April 12, 2024

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India's GDP: The world's fastest-growing major economy lives up to its billing

India's GDP: The world's fastest-growing major economy lives up to its billing

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Workers work at a construction site in Mumbai in November 2023.


New Delhi/London
CNN

India reported surprisingly strong economic growth, ending 2023 on a high note and providing a boost for Prime Minister Narendra Modi just weeks before an election that could give him a third term in office.

GDP in the world's fastest-growing major economies rose 8.4% in the last three months of 2023 compared to the previous year, up from 2023 growth. 7.6% from June to September, the country's statistics office said He said Thursday.

The recent increase was much stronger than analysts and media expected The Indian economy “ended last year with a bang,” Thammashi De Silva, assistant India economist at Capital Economics, wrote in a note.

She added: “This pace of growth was the strongest among major economies in the last quarter.”

The data will boost optimism about the economic prospects of the world's most populous country. According to a report released on Wednesday from real estate consultancy Knight Frank, the number of wealthy Indians, with a net worth of at least $30 million, will rise by 50% over the five years to 2028, the largest increase globally.

Buoyed by strong GDP numbers, Indian stock markets hit all-time highs on Friday. Indian investors have been pushing stocks steadily higher over the past 12 months, pushing the total value of companies listed on Indian stock exchanges past $4 trillion late last year.

the International Monetary Fund It expects the Indian economy to expand by 6.5% in 2024, but the Modi government has a much higher estimate of 7.6% for 2024. The fiscal year until next March.

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“Strong GDP growth of 8.4%…demonstrates the strength and potential of the Indian economy,” Modi said He said on X Thursday. “Our efforts will continue to achieve rapid economic growth that will help Rs 140 lakh crore [1.4 billion] Indians are living a better life.”

Sustained expansion would quickly propel India to the top of the rankings of the world's largest economies. Analysts at Jefferies expect the country to become the world's third-largest economy by 2027, up from fifth place currently.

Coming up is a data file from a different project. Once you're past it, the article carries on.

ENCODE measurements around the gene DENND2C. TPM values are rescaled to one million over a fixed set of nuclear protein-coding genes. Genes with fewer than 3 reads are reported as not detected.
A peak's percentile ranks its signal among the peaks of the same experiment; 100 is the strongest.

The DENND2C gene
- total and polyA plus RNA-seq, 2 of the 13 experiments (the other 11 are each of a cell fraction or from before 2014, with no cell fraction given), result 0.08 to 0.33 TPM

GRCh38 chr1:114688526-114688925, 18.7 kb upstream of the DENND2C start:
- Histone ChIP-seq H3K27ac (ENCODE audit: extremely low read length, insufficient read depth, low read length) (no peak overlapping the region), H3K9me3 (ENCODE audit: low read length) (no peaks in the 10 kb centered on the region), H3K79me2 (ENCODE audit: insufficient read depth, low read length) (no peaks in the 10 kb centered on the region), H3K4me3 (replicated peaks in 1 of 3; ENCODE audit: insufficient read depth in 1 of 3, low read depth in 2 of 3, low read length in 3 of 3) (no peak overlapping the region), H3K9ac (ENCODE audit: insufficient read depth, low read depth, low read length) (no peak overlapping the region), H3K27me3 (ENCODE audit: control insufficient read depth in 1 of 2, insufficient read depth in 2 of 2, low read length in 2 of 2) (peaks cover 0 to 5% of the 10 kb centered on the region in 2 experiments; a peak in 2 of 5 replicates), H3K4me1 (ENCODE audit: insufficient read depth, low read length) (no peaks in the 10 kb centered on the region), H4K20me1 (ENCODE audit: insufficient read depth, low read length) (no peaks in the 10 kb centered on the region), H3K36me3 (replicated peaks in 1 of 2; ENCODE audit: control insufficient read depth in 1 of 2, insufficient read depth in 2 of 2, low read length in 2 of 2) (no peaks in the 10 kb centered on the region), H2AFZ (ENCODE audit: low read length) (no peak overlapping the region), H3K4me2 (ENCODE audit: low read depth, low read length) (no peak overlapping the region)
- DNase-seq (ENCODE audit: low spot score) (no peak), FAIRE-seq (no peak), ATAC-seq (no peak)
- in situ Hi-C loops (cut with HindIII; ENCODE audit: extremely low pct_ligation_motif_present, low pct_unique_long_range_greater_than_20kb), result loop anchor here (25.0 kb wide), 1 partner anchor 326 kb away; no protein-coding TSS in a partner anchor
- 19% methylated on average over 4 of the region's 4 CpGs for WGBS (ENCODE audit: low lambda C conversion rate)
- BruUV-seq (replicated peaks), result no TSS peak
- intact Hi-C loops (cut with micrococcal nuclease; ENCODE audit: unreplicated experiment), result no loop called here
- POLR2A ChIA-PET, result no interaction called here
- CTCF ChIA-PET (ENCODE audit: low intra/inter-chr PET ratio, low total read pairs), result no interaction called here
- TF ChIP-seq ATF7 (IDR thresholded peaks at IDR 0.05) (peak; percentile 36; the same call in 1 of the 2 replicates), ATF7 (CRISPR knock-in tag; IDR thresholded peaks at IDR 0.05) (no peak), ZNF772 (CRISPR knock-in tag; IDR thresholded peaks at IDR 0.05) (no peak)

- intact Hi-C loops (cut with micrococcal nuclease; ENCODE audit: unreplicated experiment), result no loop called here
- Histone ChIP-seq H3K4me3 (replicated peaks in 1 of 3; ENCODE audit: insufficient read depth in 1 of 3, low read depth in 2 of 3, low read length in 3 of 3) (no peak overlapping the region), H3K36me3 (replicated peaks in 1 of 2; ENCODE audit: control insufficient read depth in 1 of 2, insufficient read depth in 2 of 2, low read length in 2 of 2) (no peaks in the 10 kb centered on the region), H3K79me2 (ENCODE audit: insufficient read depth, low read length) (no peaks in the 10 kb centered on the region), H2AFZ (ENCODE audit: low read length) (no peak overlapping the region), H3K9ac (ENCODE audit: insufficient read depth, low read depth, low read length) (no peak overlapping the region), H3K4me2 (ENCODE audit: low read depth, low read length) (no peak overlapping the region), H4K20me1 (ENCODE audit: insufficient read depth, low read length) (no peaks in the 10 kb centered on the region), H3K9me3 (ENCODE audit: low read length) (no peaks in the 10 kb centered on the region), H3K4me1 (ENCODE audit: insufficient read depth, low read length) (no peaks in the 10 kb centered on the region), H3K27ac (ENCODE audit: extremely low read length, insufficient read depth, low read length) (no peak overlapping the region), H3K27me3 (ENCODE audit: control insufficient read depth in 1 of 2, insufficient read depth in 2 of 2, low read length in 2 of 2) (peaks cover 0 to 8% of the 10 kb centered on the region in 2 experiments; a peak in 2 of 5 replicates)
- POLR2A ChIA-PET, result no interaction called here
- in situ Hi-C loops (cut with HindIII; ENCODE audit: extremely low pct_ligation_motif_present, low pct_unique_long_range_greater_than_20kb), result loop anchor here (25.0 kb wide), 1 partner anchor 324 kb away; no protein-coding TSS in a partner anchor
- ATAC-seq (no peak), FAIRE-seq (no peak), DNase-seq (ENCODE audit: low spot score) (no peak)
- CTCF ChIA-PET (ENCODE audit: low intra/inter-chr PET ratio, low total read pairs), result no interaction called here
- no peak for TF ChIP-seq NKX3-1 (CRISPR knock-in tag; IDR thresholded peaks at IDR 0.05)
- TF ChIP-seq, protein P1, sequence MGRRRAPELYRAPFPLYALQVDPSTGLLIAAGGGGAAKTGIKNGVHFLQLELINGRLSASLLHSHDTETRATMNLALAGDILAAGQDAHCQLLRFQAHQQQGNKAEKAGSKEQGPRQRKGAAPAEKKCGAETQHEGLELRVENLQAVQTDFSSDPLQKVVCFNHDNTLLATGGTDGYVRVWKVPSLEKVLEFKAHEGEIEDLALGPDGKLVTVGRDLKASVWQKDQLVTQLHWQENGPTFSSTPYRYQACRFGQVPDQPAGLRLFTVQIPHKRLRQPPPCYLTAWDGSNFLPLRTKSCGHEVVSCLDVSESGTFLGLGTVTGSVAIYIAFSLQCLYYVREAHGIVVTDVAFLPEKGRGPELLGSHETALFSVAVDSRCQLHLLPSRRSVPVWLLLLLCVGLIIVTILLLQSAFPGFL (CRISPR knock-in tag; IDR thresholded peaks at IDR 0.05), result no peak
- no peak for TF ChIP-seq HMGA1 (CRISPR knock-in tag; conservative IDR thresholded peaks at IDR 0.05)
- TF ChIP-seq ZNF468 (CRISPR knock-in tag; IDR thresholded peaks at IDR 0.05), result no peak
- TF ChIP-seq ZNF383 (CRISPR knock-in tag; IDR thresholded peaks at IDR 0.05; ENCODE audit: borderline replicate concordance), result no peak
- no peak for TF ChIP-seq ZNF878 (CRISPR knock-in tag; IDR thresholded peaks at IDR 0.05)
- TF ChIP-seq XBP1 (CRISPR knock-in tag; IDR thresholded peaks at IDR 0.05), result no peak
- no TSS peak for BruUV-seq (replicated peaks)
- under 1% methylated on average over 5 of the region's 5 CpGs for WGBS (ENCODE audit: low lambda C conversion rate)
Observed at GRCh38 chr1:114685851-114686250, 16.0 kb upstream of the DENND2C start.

India is also widely seen as an alternative to China for countries and companies looking to diversify their supply chains, especially as the relationship between Washington and Beijing deteriorates.

Modi's government is seeking to attract multinational companies to set up factories in the country, spending billions to develop roads, ports, airports and railways.

Some of the world's largest companies, including Apple (Camel) supplier Foxconn, is already expanding its operations there. Tesla (TSLA) CEO Elon Musk said last June that his company was We look forward to investing in India “as soon as humanly possible”.

The Modi government on Thursday approved investment of more than $15 billion to build three semiconductor factories by companies including the Tata group, marking a major step towards its goal of making India an electronics manufacturing hub.

the The factories are expected to create 20,000 high-tech jobs and about 60,000 jobs in the wider community, the government said in a statement. He Said The investment was a “giant leap” for India's semiconductor ambitions.

“India already has deep chip design capabilities. With these units, our country will develop capabilities in chip manufacturing,” the statement said.

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Despite the euphoria In light of the latest growth figures, economists advise caution.

“All that glitters is not growth,” Nomura books In a note on Friday. “Underlying growth is weaker than the headline suggests.”

He added that consumption was still lagging behind and that the agriculture sector, which contributes 16% to India's GDP and is a major source of employment, was performing poorly.

Economists at HSBC said there was a need for “calm down” because “manufacturing and construction were softer” compared to the previous quarter, even as they admitted the country was “growing at an astonishing pace”.

“India remains an oasis of strong growth and macro stability against a volatile global backdrop.” they wrote in a note on Friday.

Capital Economics' De Silva noted that the momentum behind India's hot economic growth “may fade somewhat”, as weak global growth weighs on exports, while tougher restrictions on unsecured lending in the country may… Limit household spending.

She added: “But any slowdown in growth will be moderate, especially since the infrastructure campaign implemented by the government is likely to support activity.”